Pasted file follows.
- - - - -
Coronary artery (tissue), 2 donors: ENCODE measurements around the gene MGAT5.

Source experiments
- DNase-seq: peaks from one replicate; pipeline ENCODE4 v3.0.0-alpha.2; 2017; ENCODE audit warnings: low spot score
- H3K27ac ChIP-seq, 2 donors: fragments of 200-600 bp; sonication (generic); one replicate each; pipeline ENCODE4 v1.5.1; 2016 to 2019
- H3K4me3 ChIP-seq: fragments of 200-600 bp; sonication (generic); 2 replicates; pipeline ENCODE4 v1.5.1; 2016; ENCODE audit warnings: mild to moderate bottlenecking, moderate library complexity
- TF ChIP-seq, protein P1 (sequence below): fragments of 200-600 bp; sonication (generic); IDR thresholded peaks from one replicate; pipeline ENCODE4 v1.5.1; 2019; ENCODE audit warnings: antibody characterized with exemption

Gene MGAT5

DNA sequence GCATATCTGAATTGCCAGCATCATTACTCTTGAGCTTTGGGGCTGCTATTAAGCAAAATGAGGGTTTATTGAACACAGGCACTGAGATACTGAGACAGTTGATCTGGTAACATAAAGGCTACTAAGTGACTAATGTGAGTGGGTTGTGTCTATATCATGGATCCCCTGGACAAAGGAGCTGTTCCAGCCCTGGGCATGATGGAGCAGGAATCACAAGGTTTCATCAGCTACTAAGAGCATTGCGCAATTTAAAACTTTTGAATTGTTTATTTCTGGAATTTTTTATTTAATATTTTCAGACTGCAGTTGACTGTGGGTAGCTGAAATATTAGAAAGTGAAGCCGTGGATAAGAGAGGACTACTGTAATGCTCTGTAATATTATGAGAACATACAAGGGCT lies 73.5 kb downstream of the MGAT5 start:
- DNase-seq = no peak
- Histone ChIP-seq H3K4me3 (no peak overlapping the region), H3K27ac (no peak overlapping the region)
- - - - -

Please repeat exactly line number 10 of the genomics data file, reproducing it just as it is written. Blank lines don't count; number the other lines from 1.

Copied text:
- Histone ChIP-seq H3K4me3 (no peak overlapping the region), H3K27ac (no peak overlapping the region)